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    Predicted CRP levels in asymptomatic children in relation to parasitemia.

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LOW PREVALENCE OF AN ACUTE PHASE RESPONSE IN ASYMPTOMATIC CHILDREN FROM A MALARIA-ENDEMIC AREA OF PAPUA NEW GUINEA

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  • 1 Peter Medawar Building for Pathogen Research and Department of Zoology, University of Oxford, Oxford, United Kingdom; Papua New Guinea Institute of Medical Research, Madang, Papua New Guinea; Papua New Guinea Institute of Medical Research, Goroka, Papua New Guinea; Department of Medical Parasitology, New York University School of Medicine, New York

Levels of C-reactive protein (CRP), a classic marker for the acute phase response (APR), were measured in children with asymptomatic malaria infection in the Amele region of Papua New Guinea (PNG). Despite the presence of parasitemia, the prevalence of CRP levels consistent with an APR (CRP > 10 μg/mL) was very low (< 10%). Splenomegaly was significantly associated with increased parasitemia (P < 0.001) and CRP levels (P < 0.001), highlighting the importance of splenomegaly as an indicator of recent high density infection in this population. Multivariate analysis showed that CRP levels were significantly associated with splenomegaly, fever, hemoglobin, and age (P ≤ 0.002). CRP levels also increased with increasing parasitemia (P < 0.001) but remained < 3.5 μg/mL. The low levels of CRP indicate that children in the Amele modulate inflammation associated with malaria.

INTRODUCTION

Acute phase proteins (APPs) are serum proteins, the concentrations of which change during the acute phase response (APR) to a variety of stimuli, such as infection and other inflammatory reactions. APPs are predominantly synthesized by the liver with interleukin (IL)-6 as the principal cytokine inducing production.1 IL-1, IL-8, tumor necrosis factor-α, interferon-γ, leukemia inhibitory factor, and transforming growth factor-β can also regulate APP production.1 APPs are classified on the basis of how they change during the APR. Proteins that decrease are classified as negative APPs, whereas proteins that increase are classified as positive APPs. Albumin is a negative APP because its synthesis is significantly reduced by IL-6 during the APR.2 Positive APPs include C-reactive protein (CRP), α1-antitrypsin, ferritin, and haptoglobin (Hp). During acute inflammation, CRP concentrations increase 100- to 1,000-fold, whereas α1-antitrypsin, ferritin, and Hp concentrations increase 2- to 4-fold during an APR.1 CRP is therefore a classic marker for inflammation, and an APR is often defined as CRP > 10 μg/mL.1,2

When malaria schizonts rupture, host monocytes and macrophages secrete pro-inflammatory cytokines stimulating the production of CRP.3,4 Strong correlations between CRP and malaria parasitemia have been shown, even in afebrile individuals.58 Previous studies in African populations show that children in malaria-endemic areas have a chronic inflammatory response to continued and prolonged exposure to Plasmodium infections as evidenced by the high prevalences of APR.912 The APR has not been studied in malaria-endemic communities outside Africa. Consequently, we measured concentrations of CRP, α1-antitrypsin, and albumin in a cohort of children living in the north coastal region of Papua New Guinea (PNG). Children living in this area harbor chronic, asymptomatic malaria infections with clinical episodes associated with fever, high parasitemia, and splenomegaly.13,14 We examined the relationship of the above-mentioned APPs with demographics, malariometric indices, and host polymorphisms in a cohort of children from the Amele region, PNG, where we have previously reported concentrations of the APP Hp.15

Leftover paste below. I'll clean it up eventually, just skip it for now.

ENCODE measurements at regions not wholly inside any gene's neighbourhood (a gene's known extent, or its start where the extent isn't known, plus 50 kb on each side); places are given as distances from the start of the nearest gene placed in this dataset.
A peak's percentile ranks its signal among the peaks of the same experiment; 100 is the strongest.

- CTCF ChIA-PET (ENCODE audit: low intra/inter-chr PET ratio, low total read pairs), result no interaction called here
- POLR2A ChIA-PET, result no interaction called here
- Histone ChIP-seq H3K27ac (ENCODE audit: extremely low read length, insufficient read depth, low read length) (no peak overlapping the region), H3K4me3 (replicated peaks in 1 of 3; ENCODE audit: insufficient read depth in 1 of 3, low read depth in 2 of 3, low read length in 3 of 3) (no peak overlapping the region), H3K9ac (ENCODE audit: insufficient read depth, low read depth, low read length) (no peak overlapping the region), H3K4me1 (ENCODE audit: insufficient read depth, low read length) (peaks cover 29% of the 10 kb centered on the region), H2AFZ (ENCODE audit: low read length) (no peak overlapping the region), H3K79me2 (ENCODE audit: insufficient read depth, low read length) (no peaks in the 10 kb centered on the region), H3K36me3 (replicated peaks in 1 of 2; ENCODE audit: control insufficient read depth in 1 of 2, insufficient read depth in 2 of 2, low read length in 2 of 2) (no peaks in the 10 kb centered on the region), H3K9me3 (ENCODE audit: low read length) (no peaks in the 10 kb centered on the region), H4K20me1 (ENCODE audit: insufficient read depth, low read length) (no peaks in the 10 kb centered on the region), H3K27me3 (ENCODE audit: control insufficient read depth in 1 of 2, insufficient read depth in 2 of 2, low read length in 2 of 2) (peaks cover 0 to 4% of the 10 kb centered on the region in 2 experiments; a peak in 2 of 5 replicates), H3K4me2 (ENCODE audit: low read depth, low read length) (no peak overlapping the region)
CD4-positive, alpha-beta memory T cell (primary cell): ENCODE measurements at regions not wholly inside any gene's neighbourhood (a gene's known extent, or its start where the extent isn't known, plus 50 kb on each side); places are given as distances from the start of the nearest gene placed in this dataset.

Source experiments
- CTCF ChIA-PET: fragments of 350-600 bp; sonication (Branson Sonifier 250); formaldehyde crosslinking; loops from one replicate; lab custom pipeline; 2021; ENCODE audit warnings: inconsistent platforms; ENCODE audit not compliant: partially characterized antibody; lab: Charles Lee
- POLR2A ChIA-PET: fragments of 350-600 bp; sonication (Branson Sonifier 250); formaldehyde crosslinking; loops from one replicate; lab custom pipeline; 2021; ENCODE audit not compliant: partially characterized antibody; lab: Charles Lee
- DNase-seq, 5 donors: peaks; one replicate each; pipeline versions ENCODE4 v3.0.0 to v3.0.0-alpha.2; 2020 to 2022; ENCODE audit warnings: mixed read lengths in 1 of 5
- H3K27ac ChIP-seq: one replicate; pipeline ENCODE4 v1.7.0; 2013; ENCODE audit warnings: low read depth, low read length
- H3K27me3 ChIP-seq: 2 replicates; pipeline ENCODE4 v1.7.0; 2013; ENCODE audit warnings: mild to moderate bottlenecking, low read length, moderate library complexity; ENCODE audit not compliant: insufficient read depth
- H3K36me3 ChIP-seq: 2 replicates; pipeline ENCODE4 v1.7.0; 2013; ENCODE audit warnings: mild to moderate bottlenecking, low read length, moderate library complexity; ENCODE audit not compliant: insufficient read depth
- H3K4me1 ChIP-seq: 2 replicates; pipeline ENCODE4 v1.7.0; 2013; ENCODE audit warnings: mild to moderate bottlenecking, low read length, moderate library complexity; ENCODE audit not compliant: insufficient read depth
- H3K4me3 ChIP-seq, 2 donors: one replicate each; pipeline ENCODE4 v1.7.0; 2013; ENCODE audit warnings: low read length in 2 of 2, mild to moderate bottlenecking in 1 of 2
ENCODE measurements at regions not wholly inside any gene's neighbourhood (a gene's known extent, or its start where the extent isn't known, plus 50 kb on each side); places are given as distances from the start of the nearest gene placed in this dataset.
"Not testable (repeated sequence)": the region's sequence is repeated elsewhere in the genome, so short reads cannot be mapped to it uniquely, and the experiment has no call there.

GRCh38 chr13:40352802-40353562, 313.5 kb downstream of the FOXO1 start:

MATERIALS AND METHODS

Study site.

The study was conducted in villages of the north coastal Amele region of PNG where malaria transmission is intense.16 The region has a tropical climate with high annual rainfall and year round malaria transmission, with a peak recognized between October and May. The EIR (P. falciparum and P. vivax) in this region is estimated at 0.86 infective bite/person/night.17 Semi-immune children > 4 years of age from Amele harbor chronic, asymptomatic malaria infections of P. falciparum, P. vivax, P. malariae, and P. ovale, with occasional episodes of clinical malaria associated with splenomegaly, fever, and parasitemia above the fever threshold of 1,000 parasites/μΛ.13,14 Young children < 4 years of age have more frequent clinical episodes of malaria associated with high parasite densities.14

α+-Thalassemia reaches very high frequencies in the Amele region, and polymorphisms such as Southeast Asian ovalocytosis (SAO) and glucose 6-phosphate dehydrogenase (G6PD) deficiency are also present in this area.1820

Study design and data collection.

A serial cross-sectional survey was conducted in a cohort of children (1–17 years of age in 1999) from November to December of 1999 and 2000. This study was initially designed to examine Hp levels with respect to host genotype in the Amele community, details and results of which have been published previously.21 We studied these children further in relation to the APR in relation to host genotype. The dynamics of APP during the APR are such that data from a single time-point may be difficult to interpret. A serial study design would ensure that any associations observed with host genotype would be less likely to have occurred by chance. Therefore, archived samples from this previous study were deemed suitable for this retrospective analysis of APP. Sufficient samples for APP determination remained for 394 individuals in 1999 and 466 individuals in 2000 (343 pairs). α1-Antitrypsin concentrations were determined in samples collected in 1999 only.